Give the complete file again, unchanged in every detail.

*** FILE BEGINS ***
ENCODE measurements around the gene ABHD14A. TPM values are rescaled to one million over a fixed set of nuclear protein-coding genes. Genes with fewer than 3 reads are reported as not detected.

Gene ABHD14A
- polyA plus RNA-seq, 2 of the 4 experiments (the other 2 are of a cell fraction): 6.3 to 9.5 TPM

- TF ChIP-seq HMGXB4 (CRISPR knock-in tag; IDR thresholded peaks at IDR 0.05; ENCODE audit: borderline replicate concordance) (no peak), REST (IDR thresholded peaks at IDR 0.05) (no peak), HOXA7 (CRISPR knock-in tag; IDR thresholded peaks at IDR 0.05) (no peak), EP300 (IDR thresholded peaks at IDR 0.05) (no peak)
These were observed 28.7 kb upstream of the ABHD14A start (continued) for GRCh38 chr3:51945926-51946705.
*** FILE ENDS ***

ENCODE measurements around the gene ABHD14A. TPM values are rescaled to one million over a fixed set of nuclear protein-coding genes. Genes with fewer than 3 reads are reported as not detected.

Gene ABHD14A
- polyA plus RNA-seq, 2 of the 4 experiments (the other 2 are of a cell fraction): 6.3 to 9.5 TPM

- TF ChIP-seq HMGXB4 (CRISPR knock-in tag; IDR thresholded peaks at IDR 0.05; ENCODE audit: borderline replicate concordance) (no peak), REST (IDR thresholded peaks at IDR 0.05) (no peak), HOXA7 (CRISPR knock-in tag; IDR thresholded peaks at IDR 0.05) (no peak), EP300 (IDR thresholded peaks at IDR 0.05) (no peak)
These were observed 28.7 kb upstream of the ABHD14A start (continued) for GRCh38 chr3:51945926-51946705.